Published by: michadmin on May 28th, 2012
My career research focus has been the study of drug disposition and effects at extremes of age. I have had the opportunity to participate in pediatric research studies since the early 1970’s when I was on staff in the Division of Clinical Pharmacology at McGill University. I developed one of the early HPLC assays for theophylline at a time when its use as a therapeutic agent was quite controversial. Our research team went on to use this technology to develop dosage strategies for the use of intravenous theophylline to manage human apnea of prematurity, and to delineate a therapeutics strategy for this drug in the management of asthma symptoms in children. Concurrently, we were able to study the disposition of propylthiouracil in pregnant hyperthyroid women at various stages of pregnancy and its placental transfer and potential impact on thyroid function in the neonate. Finally, our research team was able to determine pharmacokinetic-pharmacodynamic relationships of the diuretic furosemide in neonatal patients with high output cardiac failure. All of these findings have been published in the peer-reviewed literature. This was an exciting time to be able to study the use of drugs in critical health problems of the neonate and in young pediatric patients.
In 1978, I was recruited back to the Faculty of Medicine at the University of Manitoba to the Section of Clinical Pharmacology. While re-establishing my overall research program, my focus on pediatric research turned to the use of animal models to investigate significant issues in the use of anesthetics during birth, and problems related to the consumption of ethanol by pregnant females and its impact on autoregulation of cerebral blood flow in the neonate. These animal studies were completed primarily in partnership with colleagues in the Department of Anesthesia. In the midst of these animal studies I was introduced to Dr. Milton Tenenbein of the Department of Pediatrics. We developed a long-standing partnership that used human research volunteers and resulted in significant contributions to the scientific literature focused on assessment of efficacy of decontamination strategies for pediatric patients with drug overdoses. It was during this time that we originated the successful therapeutic intervention of orogastric lavage to manage overdoses with modified-release drug dosage forms.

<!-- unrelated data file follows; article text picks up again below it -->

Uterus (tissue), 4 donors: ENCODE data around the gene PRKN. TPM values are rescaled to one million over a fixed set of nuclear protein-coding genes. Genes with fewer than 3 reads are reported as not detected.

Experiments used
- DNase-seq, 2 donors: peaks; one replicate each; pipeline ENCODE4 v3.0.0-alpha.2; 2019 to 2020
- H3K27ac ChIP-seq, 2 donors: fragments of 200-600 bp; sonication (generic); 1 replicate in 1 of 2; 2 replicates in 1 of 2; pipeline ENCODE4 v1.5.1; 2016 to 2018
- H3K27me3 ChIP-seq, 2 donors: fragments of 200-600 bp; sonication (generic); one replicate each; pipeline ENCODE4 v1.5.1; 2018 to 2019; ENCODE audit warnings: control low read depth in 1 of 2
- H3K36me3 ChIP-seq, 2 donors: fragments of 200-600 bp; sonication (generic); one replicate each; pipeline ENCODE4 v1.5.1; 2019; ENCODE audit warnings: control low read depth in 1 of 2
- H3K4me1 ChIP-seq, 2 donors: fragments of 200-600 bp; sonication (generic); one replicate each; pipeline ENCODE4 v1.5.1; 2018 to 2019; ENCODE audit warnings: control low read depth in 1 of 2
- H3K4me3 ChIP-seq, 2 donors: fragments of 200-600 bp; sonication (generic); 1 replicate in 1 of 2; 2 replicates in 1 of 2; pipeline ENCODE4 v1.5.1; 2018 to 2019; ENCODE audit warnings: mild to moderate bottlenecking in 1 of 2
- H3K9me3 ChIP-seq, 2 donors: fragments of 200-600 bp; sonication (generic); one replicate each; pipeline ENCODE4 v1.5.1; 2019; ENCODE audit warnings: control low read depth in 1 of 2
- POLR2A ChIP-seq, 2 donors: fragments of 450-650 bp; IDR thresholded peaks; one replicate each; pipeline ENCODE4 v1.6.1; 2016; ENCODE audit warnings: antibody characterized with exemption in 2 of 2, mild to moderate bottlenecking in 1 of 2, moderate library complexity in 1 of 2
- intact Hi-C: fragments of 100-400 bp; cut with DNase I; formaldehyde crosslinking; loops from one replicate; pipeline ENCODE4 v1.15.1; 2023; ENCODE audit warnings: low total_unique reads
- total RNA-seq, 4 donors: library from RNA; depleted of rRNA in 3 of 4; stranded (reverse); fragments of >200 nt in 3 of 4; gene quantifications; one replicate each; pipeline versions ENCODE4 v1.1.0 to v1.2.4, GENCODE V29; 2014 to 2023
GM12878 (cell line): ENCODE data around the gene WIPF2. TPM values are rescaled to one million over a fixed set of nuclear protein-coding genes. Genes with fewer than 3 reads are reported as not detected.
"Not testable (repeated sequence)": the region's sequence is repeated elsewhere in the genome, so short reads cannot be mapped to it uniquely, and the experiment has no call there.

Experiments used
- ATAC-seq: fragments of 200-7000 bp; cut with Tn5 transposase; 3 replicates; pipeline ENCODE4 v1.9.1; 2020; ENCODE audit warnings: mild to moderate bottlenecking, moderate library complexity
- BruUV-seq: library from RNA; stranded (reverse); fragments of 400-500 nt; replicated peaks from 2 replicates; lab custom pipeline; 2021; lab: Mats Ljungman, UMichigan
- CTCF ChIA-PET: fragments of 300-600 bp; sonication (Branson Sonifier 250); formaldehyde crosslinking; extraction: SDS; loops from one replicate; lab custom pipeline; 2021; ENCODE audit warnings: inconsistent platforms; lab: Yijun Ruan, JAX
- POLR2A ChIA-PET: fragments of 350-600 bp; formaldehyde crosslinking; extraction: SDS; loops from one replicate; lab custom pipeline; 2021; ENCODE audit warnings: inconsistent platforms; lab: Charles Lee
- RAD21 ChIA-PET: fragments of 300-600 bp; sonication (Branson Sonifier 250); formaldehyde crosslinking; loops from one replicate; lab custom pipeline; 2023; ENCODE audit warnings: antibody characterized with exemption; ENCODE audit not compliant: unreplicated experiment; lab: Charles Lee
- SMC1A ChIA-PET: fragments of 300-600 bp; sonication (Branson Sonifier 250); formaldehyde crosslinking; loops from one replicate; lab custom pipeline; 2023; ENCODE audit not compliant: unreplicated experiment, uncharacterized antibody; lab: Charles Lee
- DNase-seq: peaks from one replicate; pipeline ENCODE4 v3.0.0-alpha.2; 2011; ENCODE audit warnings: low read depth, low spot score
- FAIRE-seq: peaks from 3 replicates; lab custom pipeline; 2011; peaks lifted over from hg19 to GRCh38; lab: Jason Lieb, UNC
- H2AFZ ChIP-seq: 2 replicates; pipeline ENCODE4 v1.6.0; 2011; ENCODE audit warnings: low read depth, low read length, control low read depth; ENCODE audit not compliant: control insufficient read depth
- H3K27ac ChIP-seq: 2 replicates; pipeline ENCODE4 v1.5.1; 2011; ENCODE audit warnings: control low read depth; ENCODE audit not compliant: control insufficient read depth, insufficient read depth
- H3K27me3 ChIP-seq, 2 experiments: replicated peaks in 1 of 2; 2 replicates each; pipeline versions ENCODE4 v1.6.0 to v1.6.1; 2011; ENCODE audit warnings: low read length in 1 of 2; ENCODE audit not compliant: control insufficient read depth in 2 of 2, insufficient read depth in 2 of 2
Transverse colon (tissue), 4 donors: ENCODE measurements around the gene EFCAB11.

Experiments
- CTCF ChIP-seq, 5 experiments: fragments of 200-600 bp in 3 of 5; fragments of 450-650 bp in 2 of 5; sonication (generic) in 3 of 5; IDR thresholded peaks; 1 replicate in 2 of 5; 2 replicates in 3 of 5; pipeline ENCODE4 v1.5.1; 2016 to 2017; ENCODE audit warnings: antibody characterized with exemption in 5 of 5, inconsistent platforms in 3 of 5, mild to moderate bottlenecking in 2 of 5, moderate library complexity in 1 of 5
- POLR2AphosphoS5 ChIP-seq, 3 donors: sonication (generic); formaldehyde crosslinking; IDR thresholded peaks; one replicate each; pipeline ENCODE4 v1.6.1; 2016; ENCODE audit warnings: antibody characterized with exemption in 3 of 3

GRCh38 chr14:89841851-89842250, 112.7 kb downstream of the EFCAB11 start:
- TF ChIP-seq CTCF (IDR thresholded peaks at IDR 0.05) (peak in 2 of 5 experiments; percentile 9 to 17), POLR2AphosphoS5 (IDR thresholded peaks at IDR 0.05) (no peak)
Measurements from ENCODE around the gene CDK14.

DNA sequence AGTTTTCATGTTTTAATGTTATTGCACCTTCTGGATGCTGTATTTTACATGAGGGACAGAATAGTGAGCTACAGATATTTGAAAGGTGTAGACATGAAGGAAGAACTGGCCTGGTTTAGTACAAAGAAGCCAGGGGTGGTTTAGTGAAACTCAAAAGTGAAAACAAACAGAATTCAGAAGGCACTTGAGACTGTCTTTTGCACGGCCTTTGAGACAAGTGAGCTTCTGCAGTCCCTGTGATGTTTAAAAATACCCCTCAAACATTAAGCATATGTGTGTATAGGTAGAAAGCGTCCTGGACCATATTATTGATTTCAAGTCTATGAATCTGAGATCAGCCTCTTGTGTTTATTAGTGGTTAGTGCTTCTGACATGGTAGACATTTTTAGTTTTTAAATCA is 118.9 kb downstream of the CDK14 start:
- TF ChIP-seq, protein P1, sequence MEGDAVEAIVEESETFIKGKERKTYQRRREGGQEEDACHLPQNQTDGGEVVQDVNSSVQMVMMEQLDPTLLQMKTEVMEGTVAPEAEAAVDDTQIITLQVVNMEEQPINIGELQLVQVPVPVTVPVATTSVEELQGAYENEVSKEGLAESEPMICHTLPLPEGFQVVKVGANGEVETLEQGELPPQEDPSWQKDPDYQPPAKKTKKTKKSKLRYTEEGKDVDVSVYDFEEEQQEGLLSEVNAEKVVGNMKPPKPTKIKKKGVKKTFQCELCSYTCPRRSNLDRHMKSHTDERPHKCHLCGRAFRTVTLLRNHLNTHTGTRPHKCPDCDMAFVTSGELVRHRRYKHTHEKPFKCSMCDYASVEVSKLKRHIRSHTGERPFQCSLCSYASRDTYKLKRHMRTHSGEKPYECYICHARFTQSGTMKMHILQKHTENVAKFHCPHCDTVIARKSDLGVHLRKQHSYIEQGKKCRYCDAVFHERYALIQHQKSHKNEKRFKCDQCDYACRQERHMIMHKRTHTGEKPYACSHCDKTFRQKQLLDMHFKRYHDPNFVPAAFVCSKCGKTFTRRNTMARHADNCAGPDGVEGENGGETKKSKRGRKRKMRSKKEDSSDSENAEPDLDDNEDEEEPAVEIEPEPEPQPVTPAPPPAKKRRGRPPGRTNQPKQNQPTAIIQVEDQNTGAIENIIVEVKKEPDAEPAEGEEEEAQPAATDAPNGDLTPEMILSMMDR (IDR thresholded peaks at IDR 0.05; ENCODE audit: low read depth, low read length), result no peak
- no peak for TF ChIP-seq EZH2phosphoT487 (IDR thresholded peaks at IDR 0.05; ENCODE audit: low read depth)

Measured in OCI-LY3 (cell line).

Most recently, I have had the opportunity to collaborate with other centres to address additional issues related to child health. A recently published study addressed ethical dilemmas in the use of pediatric persons as research subjects. This was an international study that compared and contrasted analogous issues between investigators in the United Kingdom and Canada. With respect to neonatal health, I have been fortunate to collaborate with a colleague in Alberta to use studies in animal models of pregnancy to successfully dissociate the adverse health effects of smoking in pregnancy from those of nicotine alone. These preclinical studies provide a basis for clinical trials to determine whether provision of nicotine substitution to smoking mothers during pregnancy might provide an acceptable harm reduction strategy to the developing fetus and neonate.